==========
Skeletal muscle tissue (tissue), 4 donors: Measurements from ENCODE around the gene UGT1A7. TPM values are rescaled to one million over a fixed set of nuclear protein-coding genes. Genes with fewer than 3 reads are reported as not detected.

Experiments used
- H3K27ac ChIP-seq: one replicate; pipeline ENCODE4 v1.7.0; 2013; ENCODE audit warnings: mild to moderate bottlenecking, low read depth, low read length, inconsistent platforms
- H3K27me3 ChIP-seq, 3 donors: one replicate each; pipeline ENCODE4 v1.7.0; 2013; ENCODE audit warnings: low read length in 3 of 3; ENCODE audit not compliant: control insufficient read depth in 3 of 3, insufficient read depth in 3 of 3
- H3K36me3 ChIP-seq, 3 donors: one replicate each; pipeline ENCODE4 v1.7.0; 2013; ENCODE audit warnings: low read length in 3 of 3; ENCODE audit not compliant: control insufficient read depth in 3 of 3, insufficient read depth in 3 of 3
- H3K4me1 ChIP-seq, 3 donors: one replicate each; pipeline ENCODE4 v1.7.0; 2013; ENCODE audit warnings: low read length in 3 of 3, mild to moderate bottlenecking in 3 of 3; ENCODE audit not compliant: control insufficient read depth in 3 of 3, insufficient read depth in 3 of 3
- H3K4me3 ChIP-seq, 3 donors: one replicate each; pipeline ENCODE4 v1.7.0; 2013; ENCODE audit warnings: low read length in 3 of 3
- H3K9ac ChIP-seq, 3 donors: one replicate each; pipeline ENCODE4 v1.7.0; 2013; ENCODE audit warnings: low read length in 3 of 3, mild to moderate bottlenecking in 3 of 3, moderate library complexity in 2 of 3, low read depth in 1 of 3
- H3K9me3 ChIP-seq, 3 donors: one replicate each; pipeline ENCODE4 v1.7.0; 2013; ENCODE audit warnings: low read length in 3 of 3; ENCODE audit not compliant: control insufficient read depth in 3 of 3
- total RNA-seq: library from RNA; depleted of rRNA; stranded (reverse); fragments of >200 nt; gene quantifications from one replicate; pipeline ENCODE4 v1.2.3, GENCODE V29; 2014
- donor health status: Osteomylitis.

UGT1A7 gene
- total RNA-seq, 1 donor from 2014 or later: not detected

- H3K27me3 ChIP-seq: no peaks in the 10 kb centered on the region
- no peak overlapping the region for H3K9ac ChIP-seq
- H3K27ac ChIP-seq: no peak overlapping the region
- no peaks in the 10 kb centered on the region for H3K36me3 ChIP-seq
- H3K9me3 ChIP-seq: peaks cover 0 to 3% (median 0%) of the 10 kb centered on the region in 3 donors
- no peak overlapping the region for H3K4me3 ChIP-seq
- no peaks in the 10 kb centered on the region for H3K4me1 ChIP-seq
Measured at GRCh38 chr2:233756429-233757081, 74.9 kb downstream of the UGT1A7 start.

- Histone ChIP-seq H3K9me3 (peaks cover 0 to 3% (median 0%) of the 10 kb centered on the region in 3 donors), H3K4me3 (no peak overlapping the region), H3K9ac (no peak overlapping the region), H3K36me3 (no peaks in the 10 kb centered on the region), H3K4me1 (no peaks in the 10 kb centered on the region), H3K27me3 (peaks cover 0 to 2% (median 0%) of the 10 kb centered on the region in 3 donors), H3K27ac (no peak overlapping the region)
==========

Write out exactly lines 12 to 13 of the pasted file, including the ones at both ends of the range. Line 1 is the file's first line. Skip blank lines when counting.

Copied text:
UGT1A7 gene
- total RNA-seq, 1 donor from 2014 or later: not detected